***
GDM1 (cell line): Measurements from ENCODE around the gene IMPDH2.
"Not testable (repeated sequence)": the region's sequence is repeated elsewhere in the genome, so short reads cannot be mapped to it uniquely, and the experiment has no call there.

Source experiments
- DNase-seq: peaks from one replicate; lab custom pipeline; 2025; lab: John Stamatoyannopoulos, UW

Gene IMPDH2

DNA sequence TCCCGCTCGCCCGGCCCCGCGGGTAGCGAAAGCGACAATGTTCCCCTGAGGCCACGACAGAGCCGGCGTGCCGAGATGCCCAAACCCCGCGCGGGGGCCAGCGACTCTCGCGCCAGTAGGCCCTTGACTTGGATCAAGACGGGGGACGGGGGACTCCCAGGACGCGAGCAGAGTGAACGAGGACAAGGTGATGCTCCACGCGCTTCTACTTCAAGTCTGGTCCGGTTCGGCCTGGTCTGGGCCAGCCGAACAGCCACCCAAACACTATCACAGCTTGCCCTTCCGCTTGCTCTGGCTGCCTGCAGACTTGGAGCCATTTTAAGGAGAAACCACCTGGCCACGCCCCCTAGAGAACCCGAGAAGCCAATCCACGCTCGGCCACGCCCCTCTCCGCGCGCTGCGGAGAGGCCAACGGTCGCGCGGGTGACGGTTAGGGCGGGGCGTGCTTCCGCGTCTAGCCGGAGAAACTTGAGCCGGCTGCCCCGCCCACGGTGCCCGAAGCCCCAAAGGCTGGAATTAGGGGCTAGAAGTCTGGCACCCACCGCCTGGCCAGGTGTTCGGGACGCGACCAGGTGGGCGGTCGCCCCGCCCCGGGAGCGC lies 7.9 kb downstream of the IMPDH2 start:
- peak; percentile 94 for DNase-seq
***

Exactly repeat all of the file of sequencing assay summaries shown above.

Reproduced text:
GDM1 (cell line): Measurements from ENCODE around the gene IMPDH2.
"Not testable (repeated sequence)": the region's sequence is repeated elsewhere in the genome, so short reads cannot be mapped to it uniquely, and the experiment has no call there.

Source experiments
- DNase-seq: peaks from one replicate; lab custom pipeline; 2025; lab: John Stamatoyannopoulos, UW

Gene IMPDH2

DNA sequence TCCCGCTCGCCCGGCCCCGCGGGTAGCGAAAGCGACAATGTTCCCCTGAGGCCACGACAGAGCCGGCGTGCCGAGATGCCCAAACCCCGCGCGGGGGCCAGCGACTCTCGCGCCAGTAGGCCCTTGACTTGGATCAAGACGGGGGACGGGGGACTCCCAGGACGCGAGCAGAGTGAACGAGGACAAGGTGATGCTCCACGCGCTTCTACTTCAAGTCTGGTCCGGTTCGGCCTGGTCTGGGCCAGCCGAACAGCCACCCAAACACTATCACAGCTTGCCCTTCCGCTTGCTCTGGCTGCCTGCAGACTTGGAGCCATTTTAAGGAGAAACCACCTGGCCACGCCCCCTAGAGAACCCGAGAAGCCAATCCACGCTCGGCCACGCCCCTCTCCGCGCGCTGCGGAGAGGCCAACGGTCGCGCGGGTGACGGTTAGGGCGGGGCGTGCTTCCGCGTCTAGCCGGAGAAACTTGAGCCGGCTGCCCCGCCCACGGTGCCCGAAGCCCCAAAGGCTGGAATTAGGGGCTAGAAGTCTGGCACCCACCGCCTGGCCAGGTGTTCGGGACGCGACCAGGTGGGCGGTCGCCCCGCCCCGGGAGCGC lies 7.9 kb downstream of the IMPDH2 start:
- peak; percentile 94 for DNase-seq